Professional Development – “What I Learned & What I Do”
On Thursday 2nd May, St Andrew’s College held its first Professional Development Program event. The theme of this event was “What I Learned & What I Do”. This theme is the result of research conducted at the end of 2018, where a focus group revealed a number of issues. Three key issues were that students want:
- face-to-face conversations with individual mentors;
- mentors from diverse industries and sources (not just alumni); and
- mentors who had diverse career paths.
To accommodate these criteria a new event format was developed: “TURBO NETWORKING”.
Guests were met at the main entrance and chaperoned by their assigned student host/hostess to drinks in the Senior Common Room. There, vibrant conversations took place with students acting as perfect hosts, introducing guests to other students and guests. To assist networking, a Professional Development Program booklet was made for guests and students with photos and biographies of all attendees.
Guests were then taken to the Dining Hall for a three course formal dinner and the lively conversation continued. Ian Smith led grace, which was followed by a speech from our Alumni Secretary Francesca Spry (Fr 2017). Francesca welcomed guests and students, and thanked all who assisted in the event. Dr Diane Spencer-Scarr (Professional Development Officer) then briefly provided background to the progression of the Professional Development Program and how its structure has been based on academic research.
After the main course, Benjamin Stacy (Fr 2015, Assistant Researcher within the Professional Development Program) spoke in more detail about the challenges facing the millennial cohort and how our program is addressing these challenges. Benjamin also explained how the “TURBO NETWORKING” aspect of the evening worked. “Our residents will show our guests to the Chapel and each of our professionals will have a designated seat on the outside of the tables,” he explained. “For our guests and students, you will have two and a half minutes to briefly introduce yourselves, and then our guests will be able to provide an insight into how, or if, what you learned at uni supported you in your career path. Students, ask plenty of questions, and try and relate what you’re studying to different professional contexts.”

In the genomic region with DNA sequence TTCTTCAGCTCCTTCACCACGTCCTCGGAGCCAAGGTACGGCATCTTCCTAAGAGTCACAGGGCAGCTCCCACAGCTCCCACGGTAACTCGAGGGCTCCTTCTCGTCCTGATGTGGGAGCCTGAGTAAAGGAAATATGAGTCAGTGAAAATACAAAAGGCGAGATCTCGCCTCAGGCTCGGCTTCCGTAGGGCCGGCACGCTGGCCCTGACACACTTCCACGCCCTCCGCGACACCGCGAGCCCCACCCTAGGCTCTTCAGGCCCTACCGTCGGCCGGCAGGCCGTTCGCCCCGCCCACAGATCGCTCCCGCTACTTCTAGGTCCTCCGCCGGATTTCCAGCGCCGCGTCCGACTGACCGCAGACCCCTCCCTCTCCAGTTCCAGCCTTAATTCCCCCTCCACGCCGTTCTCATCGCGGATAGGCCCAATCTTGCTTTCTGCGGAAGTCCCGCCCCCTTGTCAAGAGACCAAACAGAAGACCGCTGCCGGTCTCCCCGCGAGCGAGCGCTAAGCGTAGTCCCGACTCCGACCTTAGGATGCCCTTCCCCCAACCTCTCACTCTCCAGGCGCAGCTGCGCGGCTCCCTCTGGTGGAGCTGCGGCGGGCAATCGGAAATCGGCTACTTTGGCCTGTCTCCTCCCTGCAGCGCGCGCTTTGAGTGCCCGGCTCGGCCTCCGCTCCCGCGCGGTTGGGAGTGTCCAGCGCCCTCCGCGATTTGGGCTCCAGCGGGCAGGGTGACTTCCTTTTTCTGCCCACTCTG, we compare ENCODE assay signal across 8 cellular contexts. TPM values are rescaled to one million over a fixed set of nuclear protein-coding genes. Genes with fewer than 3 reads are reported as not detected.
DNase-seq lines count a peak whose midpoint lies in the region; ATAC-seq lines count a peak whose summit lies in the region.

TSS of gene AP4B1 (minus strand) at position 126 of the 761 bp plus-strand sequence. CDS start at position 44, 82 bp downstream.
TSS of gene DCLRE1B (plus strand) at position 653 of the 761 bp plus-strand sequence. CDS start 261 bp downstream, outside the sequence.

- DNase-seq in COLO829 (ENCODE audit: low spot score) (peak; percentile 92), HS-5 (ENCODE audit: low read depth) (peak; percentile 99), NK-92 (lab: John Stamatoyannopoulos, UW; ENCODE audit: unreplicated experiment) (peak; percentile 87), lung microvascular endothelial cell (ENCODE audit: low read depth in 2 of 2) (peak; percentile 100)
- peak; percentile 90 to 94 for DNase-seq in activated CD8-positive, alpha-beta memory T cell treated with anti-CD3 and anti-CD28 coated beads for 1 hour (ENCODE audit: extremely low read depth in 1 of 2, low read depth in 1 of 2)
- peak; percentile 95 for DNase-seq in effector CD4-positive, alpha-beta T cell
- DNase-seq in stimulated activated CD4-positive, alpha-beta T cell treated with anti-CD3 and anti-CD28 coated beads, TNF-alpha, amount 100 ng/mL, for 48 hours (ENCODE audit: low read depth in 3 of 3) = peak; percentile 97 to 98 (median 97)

Benjamin’s concise and professional approach as Master of Ceremonies set the tone. From the first rotation to the last, there were non-stop conversations. By the end of the evening both students and guests were satiated with ideas and information. The evening was a tremendous success and positive feedback has been received from both students and guests. This format will certainly be used again – we will however have longer rotation times to allow for more in-depth conversation.
Dr Diane Spencer-Scarr
Professional Mentoring Project Officer